Meat Market Ground Beef

Why Does Ground Beef Turn Brown in the Freezer?

At Wild Country Meats, we provide consumers who buy a half cow, whole cow and other large meat bundle with frozen vaccum sealed ground beef.

We don’t treat our packaging with additives to artificially maintain color.

Some people are surprised to see that their ground beef turned brown in the freezer.

Conventional wisdom surrounding freezers is that perishables will have their freshness locked in the moment the item is frozen solid.

That holds true of hamburger as well, to some degree.

The key difference between beef and other items in your freezer trails back to the relationship between myoglobin and oxygen.

Even when frozen, shades of brown appear on ground beef due to the lack of oxygen in a vaccum sealed package.

And that’s ok.

If the hamburger has stayed consistently frozen, you have nothing to worry about.

In fact, the U.S. Department of Agriculture confirms that frozen beef products remain safe to eat indefinitely.

Ground beef turning brown is not an exception, as long as it was safe to eat before freezing.

With that said, thick cuts of beef are best used within 12 months and uncooked hamburger within four months.

Freezing will keep the items consumable because bacteria cannot spoil foods at sub-freezing temperatures.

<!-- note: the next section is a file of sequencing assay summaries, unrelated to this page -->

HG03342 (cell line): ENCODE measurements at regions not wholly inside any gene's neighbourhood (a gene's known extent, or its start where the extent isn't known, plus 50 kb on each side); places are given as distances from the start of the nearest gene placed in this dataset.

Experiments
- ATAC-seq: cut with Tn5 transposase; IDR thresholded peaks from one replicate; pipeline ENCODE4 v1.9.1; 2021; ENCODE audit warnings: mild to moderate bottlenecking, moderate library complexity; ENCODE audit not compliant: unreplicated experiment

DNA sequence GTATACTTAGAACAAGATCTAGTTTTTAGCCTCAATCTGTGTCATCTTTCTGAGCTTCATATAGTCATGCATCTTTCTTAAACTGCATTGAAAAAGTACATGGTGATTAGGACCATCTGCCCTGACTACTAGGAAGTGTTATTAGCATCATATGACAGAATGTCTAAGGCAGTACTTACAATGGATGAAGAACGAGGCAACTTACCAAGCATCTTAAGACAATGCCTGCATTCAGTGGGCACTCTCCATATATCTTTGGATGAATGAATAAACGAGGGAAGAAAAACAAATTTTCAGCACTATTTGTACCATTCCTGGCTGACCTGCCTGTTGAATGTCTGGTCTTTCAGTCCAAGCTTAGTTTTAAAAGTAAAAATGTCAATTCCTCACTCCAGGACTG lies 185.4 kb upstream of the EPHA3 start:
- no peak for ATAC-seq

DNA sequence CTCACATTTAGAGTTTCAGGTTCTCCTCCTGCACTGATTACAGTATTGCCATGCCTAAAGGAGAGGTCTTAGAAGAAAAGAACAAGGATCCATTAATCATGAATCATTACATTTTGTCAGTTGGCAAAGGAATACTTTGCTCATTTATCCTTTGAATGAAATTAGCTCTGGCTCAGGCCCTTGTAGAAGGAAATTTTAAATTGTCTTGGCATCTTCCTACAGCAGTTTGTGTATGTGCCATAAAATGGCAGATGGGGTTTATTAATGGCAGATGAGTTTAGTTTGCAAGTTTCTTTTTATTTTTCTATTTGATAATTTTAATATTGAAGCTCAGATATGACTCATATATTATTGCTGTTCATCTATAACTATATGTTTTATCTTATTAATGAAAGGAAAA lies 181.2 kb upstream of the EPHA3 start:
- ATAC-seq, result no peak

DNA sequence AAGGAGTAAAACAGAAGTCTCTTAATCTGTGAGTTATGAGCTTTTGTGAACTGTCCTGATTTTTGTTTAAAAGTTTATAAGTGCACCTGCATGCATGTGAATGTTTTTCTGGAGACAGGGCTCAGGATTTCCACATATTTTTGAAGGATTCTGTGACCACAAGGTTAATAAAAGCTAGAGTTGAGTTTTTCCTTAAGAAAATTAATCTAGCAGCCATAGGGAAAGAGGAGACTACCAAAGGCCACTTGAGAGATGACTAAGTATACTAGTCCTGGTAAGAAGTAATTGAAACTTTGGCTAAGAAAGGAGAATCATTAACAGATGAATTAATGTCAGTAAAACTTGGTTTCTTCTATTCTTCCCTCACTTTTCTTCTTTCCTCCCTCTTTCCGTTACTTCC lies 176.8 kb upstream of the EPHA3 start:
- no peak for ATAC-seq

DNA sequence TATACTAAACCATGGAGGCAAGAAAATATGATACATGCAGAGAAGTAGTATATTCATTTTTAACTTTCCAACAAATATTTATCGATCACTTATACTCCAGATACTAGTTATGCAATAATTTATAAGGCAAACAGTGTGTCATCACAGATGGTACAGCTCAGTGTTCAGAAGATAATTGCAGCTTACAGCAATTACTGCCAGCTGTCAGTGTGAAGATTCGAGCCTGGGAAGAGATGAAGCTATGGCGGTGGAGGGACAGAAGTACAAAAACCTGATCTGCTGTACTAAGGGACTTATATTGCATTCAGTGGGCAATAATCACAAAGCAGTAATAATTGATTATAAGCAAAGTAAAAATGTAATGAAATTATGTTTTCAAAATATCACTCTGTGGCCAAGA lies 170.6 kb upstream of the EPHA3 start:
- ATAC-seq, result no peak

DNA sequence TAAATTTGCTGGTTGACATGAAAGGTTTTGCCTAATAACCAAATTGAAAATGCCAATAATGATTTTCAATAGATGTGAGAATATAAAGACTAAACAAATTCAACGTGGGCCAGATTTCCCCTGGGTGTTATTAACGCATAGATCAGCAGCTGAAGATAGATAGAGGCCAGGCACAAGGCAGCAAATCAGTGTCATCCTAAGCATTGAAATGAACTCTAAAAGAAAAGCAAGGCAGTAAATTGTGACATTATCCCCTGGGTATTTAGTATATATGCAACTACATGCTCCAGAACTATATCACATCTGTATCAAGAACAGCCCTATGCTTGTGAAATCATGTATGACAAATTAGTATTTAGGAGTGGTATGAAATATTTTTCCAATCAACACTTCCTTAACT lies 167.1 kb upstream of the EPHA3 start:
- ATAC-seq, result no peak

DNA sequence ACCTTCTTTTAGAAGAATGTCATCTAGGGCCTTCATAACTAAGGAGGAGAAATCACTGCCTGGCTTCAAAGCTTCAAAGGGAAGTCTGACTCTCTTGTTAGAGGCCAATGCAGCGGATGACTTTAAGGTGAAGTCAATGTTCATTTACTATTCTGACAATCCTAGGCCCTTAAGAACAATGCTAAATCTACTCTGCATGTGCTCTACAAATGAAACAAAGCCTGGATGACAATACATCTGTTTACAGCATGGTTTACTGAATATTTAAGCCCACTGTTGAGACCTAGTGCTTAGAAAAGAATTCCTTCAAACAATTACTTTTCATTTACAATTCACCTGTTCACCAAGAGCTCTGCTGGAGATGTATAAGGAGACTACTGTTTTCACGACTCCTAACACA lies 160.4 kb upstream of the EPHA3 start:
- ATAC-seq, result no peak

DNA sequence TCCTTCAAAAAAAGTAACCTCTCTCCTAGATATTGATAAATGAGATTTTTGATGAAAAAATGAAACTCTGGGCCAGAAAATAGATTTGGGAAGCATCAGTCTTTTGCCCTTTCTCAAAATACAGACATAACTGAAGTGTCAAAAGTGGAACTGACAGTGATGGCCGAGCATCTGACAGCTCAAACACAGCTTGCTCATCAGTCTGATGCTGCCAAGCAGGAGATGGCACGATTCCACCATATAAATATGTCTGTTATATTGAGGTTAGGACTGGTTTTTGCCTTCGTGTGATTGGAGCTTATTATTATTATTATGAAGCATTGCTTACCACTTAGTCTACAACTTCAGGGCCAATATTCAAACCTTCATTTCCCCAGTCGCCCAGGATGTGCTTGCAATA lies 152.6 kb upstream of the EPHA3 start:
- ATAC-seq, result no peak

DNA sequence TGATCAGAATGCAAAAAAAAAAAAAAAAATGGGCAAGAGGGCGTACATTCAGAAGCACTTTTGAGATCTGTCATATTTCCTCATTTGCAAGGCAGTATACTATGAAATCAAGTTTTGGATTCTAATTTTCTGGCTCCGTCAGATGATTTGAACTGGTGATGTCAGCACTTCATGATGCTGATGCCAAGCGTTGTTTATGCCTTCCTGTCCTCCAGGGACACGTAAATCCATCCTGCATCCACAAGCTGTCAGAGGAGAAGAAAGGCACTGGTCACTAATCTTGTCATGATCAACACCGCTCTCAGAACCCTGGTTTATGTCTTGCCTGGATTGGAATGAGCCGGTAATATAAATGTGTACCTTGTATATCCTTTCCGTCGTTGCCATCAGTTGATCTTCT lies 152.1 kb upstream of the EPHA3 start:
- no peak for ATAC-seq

Ground Beef Turning Brown

How to Tell if Ground Beef Has Turned Bad

While the natural process that causes ground beef to change color leaves beef perfectly safe to eat in most cases.

There are times to use caution when you see discolored beef.

As discussed, beef starts purple inside, transitions to red, and winds up brown when starved of oxygen.

So, ground beef turning brown is not an indicator of whether it’s good to eat or not.

However, these ARE some telltale signs that the hamburger may be past its prime:

  • Appearance: Some hamburger that has not been properly packaged, refrigerated, or has expired begins to take on a dull grayish color when it starts to decline. If the hamburger looks gray or shows blue or green spots, throw it away.
  • Texture: When hamburger starts to spoil, it accumulates a slimy or sticky texture. If you handle beef that possesses a film, it’s not worth the risk of cooking and serving it. Wash your hands and move on to a fresh package of hamburger.
  • Smell: Meats typically take on a funky odor when they turn bad. This sign is usually the last of the three indicators. That means you should definitely dispose of the ground beef.

It’s also crucial to take note of the packaging dates on hamburger.

It’s not uncommon for chain supermarkets to leave ground beef out beyond its sell-by date and put items on sale that are borderline.

Keep in mind that if ground beef turns brown, that’s a perfectly normal process that happens to ground beef during storage.

But if it does not pass the other appearance, texture, or smell tests, it is better to be safe than sorry.

From Wild Country Meats, we hope this explanation about ground beef turning brown proves useful.